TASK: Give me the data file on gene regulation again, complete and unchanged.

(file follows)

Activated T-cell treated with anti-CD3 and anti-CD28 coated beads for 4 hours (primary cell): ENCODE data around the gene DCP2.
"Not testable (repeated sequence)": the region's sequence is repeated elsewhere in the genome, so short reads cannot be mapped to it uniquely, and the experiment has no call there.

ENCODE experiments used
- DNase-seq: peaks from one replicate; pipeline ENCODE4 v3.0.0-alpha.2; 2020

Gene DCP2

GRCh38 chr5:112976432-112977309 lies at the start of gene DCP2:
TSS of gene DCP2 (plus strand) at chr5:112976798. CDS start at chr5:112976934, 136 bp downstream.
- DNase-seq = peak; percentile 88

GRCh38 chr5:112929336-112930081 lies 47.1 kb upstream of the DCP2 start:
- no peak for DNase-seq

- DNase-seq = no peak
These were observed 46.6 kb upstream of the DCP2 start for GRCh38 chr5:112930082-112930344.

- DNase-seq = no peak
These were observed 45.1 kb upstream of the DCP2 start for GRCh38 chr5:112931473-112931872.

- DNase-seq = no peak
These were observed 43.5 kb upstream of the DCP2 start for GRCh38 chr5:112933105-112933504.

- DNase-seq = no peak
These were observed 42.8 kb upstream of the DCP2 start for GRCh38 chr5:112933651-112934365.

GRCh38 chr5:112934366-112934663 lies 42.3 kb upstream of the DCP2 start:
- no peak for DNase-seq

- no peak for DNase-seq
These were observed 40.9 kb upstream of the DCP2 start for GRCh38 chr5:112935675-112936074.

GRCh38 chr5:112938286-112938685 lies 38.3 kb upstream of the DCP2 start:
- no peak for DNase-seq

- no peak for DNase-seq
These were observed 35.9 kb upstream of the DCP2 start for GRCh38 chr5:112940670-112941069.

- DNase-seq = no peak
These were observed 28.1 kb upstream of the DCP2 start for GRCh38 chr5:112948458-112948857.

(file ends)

Activated T-cell treated with anti-CD3 and anti-CD28 coated beads for 4 hours (primary cell): ENCODE data around the gene DCP2.
"Not testable (repeated sequence)": the region's sequence is repeated elsewhere in the genome, so short reads cannot be mapped to it uniquely, and the experiment has no call there.

ENCODE experiments used
- DNase-seq: peaks from one replicate; pipeline ENCODE4 v3.0.0-alpha.2; 2020

Gene DCP2

GRCh38 chr5:112976432-112977309 lies at the start of gene DCP2:
TSS of gene DCP2 (plus strand) at chr5:112976798. CDS start at chr5:112976934, 136 bp downstream.
- DNase-seq = peak; percentile 88

GRCh38 chr5:112929336-112930081 lies 47.1 kb upstream of the DCP2 start:
- no peak for DNase-seq

- DNase-seq = no peak
These were observed 46.6 kb upstream of the DCP2 start for GRCh38 chr5:112930082-112930344.

- DNase-seq = no peak
These were observed 45.1 kb upstream of the DCP2 start for GRCh38 chr5:112931473-112931872.

- DNase-seq = no peak
These were observed 43.5 kb upstream of the DCP2 start for GRCh38 chr5:112933105-112933504.

- DNase-seq = no peak
These were observed 42.8 kb upstream of the DCP2 start for GRCh38 chr5:112933651-112934365.

GRCh38 chr5:112934366-112934663 lies 42.3 kb upstream of the DCP2 start:
- no peak for DNase-seq

- no peak for DNase-seq
These were observed 40.9 kb upstream of the DCP2 start for GRCh38 chr5:112935675-112936074.

GRCh38 chr5:112938286-112938685 lies 38.3 kb upstream of the DCP2 start:
- no peak for DNase-seq

- no peak for DNase-seq
These were observed 35.9 kb upstream of the DCP2 start for GRCh38 chr5:112940670-112941069.

- DNase-seq = no peak
These were observed 28.1 kb upstream of the DCP2 start for GRCh38 chr5:112948458-112948857.